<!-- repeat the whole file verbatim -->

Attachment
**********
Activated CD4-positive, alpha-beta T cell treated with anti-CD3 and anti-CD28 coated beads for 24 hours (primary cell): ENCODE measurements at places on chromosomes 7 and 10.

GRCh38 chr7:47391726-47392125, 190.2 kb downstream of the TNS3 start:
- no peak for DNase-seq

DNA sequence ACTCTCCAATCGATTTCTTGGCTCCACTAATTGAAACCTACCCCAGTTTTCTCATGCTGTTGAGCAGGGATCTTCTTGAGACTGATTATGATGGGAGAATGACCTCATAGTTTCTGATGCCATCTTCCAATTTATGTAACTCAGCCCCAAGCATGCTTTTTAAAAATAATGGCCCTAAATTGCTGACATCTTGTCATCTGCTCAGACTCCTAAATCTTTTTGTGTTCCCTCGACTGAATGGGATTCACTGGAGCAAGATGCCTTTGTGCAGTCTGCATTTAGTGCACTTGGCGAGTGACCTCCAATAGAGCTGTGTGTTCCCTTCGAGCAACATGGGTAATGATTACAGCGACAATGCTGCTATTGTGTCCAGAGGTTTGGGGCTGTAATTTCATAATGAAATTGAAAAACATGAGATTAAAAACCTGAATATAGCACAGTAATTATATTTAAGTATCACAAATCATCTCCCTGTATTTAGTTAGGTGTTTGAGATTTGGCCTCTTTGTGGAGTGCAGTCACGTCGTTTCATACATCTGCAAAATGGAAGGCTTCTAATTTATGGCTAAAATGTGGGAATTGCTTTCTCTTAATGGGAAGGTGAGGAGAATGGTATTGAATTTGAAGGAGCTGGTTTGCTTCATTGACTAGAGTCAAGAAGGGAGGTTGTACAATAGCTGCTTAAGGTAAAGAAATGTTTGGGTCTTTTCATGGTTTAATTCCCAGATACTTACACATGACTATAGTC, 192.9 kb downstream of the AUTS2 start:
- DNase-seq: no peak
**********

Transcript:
Activated CD4-positive, alpha-beta T cell treated with anti-CD3 and anti-CD28 coated beads for 24 hours (primary cell): ENCODE measurements at places on chromosomes 7 and 10.

GRCh38 chr7:47391726-47392125, 190.2 kb downstream of the TNS3 start:
- no peak for DNase-seq

DNA sequence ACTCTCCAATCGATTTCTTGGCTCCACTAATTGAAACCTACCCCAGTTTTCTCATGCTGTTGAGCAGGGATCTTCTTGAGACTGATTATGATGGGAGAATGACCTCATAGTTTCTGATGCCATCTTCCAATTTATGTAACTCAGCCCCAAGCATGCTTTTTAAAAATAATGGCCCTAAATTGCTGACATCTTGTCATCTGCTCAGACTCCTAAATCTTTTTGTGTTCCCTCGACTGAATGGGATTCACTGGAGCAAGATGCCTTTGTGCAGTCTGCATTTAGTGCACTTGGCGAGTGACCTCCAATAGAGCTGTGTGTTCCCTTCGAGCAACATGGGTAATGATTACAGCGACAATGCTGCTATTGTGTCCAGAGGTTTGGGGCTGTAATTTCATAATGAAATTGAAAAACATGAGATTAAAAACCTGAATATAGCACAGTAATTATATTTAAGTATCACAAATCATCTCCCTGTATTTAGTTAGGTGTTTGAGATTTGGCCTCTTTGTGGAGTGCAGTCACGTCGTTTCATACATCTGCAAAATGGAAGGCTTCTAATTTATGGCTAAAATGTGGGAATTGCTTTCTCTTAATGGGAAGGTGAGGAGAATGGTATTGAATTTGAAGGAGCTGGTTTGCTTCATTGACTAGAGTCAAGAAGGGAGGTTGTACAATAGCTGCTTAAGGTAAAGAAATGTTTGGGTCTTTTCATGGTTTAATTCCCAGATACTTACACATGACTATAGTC, 192.9 kb downstream of the AUTS2 start:
- DNase-seq: no peak